This week, Lydia Wickenhoefer, a clinical dietitian with Beaufort Memorial Hospital, discusses healthy eating and when a “slip-up” becomes one too many.
Question: I often eat — or at least try to be mindful of — a healthy diet throughout the week, but occasionally on the weekend, I may “slip” from this routine and have an extra dessert or one of my favorite meals such as a cheeseburger with fries. I tell myself the important thing is to try to get more of the healthy foods I need, but when does this “weekend eating” or slip-ups become too many?
Answer: It’s great that you are aware of what you are eating. A healthy diet is key to a healthy lifestyle. But the word “healthy” can have different meanings to different people.
Have you ever heard the saying “You are what you eat?” Well, it’s true.
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Foods that are higher in fat and sodium have the tendency to make us feel sluggish and hungry more often. “Healthy” foods keep us full longer, promote digestive regularity, and don’t weigh us down so much.
Fruits and vegetables, whole grains, low fat dairy and lean proteins are the main components of a healthy diet. “MyPlate” — or the U.S. Department of Agriculture’s dietary guidelines for Americans — is a great resource for knowing how to keep your diet balanced. You can find this free resource online at www.choosemyplate.gov.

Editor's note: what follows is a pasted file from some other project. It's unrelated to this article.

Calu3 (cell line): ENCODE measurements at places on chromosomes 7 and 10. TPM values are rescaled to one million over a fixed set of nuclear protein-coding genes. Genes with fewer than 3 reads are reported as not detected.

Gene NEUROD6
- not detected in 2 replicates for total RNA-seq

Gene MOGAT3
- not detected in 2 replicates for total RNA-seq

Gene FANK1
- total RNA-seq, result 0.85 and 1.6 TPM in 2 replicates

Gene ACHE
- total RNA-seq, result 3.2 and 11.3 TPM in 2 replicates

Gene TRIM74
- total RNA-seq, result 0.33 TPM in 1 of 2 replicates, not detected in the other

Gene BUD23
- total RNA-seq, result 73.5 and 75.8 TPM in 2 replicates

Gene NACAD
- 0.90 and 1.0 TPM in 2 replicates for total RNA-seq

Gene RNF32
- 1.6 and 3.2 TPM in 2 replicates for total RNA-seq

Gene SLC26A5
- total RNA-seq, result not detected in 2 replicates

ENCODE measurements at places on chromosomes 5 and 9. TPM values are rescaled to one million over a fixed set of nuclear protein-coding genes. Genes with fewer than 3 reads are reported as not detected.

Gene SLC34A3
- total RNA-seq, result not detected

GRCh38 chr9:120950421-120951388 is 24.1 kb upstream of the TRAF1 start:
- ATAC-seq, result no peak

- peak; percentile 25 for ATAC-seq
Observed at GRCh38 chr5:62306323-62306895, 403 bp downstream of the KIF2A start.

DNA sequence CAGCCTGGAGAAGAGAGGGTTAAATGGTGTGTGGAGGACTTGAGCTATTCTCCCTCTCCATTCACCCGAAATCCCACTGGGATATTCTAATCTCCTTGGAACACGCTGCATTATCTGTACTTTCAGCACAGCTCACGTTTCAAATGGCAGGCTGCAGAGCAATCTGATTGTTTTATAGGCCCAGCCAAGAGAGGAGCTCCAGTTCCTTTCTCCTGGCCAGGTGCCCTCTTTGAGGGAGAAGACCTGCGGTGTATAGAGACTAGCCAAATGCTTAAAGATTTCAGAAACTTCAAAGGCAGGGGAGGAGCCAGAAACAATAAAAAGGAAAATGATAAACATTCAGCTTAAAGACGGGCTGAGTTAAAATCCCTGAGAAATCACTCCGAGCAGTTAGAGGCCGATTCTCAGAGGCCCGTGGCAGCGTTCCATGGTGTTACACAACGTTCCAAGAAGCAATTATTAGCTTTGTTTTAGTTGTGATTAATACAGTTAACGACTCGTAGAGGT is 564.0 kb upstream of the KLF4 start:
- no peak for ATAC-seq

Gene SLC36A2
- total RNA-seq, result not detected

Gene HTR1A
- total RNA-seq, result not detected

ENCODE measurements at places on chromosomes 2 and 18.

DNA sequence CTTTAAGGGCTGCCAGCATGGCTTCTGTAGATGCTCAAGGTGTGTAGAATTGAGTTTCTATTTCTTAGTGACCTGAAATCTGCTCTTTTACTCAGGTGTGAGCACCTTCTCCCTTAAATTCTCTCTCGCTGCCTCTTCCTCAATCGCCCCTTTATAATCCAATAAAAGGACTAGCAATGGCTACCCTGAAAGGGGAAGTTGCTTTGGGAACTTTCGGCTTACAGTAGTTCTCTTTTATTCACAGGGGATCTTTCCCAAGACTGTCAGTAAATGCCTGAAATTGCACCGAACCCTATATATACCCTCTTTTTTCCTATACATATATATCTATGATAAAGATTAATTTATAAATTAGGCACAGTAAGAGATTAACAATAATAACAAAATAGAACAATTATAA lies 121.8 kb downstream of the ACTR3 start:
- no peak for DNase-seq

MyPlate” — or the U.S. Department of Agriculture’s dietary guidelines for Americans — is a great resource for knowing how to keep your diet balanced.
Lydia Wickenhoefer, RD, LD
But remember that moderation is key. Everyone is human, and we have the tendency to fall off the straight and narrow every once in a while. Even dietitians splurge. A good rule of thumb to remember is the 80/20 rule.
The 80 represents the percent of time or foods that should be healthy. The 20 represents those “slip-ups” or “splurges.” This could be 80 percent of your meals at one sitting, throughout the day, or even during the week, that should be healthy foods.
So if you are using your 20 percent time on the weekend, that is completely fine.
Just make sure to balance those extra calories with increased physical activity. Registered dietitians are also available throughout the community and are an excellent resource if you need more help in creating a personalized program.